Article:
5 tips for making smart, ethical HR tech decisions

Health, safety and ethics are the new trifecta of HR’s mandate, says HR thought leader John Sumser. But, unlike many other aspects of the HR role–in which leaders are encouraged to take quick and decisive action–these are issues that can’t be rushed.

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John Sumser

That’s a tall order, especially given the still-unfolding pandemic. Sumser points to recent research that COVID-19 can set off conditions like diabetes in formerly healthy patients.

“We are going to be sifting through a whole generation of disability types and ideas in the wake of the pandemic,” he says. “We really don’t understand the consequences just yet.”

Hear John Sumser’s take on HR and technology decision-making amid uncertainty at the free, virtual HR Tech Conference, set for Oct. 27-30.

As the pandemic’s impact on the workplace continues to evolve, technology will undoubtedly play a role. New technology to address the health and safety impacts of COVID-19 is already exploding, and Sumser predicts it will come in waves: physical health monitoring and screening, office traffic and control mechanisms, safety forecasting and, finally, workforce health assessment and monitoring.

“ERP systems, which are mostly a shell for an organization’s data, will falter as point solutions prevail,” he adds.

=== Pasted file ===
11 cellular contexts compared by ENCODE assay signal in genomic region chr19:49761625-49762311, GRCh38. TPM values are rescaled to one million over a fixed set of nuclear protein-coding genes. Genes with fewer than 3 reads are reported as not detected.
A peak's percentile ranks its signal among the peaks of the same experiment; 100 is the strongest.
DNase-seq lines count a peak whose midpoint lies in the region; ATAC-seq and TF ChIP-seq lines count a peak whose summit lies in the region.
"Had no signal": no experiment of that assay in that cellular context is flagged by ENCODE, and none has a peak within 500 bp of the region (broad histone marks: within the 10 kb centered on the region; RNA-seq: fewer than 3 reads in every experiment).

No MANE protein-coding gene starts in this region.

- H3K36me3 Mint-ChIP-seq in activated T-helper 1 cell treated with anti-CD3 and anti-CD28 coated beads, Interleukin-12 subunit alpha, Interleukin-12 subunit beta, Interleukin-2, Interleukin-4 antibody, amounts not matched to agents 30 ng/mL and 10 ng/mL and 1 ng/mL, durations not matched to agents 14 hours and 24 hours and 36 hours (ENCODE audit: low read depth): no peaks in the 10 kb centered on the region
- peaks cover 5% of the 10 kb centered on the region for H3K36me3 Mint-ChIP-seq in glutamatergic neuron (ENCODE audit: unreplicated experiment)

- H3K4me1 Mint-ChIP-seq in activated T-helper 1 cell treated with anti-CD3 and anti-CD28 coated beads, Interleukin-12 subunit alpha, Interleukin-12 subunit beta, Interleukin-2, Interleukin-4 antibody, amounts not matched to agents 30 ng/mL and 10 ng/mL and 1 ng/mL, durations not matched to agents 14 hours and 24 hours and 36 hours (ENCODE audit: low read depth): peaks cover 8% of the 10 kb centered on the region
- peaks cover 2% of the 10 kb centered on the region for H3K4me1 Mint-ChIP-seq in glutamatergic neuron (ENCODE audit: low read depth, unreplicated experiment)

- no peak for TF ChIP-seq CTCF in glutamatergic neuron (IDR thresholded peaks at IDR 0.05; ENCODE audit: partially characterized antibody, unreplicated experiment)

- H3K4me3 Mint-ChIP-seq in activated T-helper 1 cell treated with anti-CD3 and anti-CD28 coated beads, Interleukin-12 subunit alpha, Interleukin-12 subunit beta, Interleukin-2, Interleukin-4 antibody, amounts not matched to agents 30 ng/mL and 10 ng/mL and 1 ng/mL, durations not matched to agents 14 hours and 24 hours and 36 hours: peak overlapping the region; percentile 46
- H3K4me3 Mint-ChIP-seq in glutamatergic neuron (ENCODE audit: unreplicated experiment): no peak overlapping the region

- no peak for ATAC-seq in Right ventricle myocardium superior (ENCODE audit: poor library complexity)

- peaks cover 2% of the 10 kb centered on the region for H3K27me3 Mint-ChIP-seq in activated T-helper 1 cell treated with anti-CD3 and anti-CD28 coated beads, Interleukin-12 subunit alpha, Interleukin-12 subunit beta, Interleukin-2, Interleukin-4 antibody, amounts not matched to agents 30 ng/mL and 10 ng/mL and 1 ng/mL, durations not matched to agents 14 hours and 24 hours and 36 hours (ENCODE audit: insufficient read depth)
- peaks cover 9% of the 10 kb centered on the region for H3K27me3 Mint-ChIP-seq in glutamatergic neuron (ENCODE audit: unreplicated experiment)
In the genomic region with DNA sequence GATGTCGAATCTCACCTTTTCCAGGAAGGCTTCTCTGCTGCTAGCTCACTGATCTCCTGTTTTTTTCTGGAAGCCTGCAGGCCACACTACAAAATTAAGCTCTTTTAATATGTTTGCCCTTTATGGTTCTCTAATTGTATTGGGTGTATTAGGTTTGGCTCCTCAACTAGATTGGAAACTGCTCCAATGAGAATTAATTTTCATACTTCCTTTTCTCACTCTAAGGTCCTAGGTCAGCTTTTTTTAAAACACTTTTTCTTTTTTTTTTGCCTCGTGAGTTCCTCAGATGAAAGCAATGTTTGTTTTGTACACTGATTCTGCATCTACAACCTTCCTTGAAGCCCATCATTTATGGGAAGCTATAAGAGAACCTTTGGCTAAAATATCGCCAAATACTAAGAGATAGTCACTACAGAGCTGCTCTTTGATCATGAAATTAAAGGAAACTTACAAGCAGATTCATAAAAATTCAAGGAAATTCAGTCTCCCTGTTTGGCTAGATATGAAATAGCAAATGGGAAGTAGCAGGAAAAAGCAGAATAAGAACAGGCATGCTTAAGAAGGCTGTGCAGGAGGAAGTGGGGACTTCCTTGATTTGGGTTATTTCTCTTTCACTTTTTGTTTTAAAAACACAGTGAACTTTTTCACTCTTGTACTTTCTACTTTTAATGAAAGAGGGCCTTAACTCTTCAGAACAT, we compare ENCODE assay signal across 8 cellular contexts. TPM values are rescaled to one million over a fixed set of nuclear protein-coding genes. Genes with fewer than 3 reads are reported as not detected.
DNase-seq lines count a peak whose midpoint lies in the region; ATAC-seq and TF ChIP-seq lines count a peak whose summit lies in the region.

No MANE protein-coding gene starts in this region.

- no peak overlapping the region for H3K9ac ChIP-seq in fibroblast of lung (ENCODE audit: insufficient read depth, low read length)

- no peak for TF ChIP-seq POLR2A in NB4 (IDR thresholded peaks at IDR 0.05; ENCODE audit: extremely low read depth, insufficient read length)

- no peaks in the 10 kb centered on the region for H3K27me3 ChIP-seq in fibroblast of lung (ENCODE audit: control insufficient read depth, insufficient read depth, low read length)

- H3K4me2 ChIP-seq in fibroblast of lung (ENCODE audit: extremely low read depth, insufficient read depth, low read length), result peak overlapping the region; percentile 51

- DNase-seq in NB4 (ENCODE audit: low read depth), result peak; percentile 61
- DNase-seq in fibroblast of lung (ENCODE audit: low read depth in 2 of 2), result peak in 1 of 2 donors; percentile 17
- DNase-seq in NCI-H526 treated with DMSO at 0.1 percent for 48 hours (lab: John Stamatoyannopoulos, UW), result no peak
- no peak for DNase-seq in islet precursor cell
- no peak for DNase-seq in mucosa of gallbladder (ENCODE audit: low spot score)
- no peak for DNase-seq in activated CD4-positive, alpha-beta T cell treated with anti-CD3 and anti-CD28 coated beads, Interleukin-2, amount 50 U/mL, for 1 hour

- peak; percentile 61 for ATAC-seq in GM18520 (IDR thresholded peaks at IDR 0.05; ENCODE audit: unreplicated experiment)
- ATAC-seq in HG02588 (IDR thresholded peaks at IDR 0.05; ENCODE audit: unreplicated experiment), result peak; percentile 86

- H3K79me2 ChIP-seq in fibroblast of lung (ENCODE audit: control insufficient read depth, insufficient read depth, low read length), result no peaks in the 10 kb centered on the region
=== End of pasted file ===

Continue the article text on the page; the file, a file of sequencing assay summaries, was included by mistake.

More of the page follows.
To make ethical and forward-thinking decisions about the tools in that increasingly crowded marketplace, Sumser advises HR leaders to follow five principles:

    • Take your time. “Do not hurry,” he says. “Do not be bullied into hurrying.” Have an ethics review for reopening plans, and don’t demand employees take unnecessary risk–otherwise, you risk class-action litigation.
    • Understand the bare-minimum requirement. Know what is expected at the moment and use that as your guide.
    • Take a systems view. Never buy HR tech unless you understand the specific problem it solves–and what it doesn’t.
    • Have perspective. Always ask yourself, Sumser says, if your technology decision-making is recreating the past or advancing the organization into the future.
    • Know your back-up plan. Have a clear picture of what it will take to discontinue usage if you’ve made a mistake.
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And, he adds, “when you take a risk, make sure that the risk falls on you before it falls on others.”


For more information and to register for the free, virtual HR Tech Conference, click HERE.

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Jen Colletta
Jen Colletta is managing editor at HRE. She earned bachelor's and master's degrees in writing from La Salle University in Philadelphia and spent 10 years as a newspaper reporter and editor before joining HRE. She can be reached at [email protected].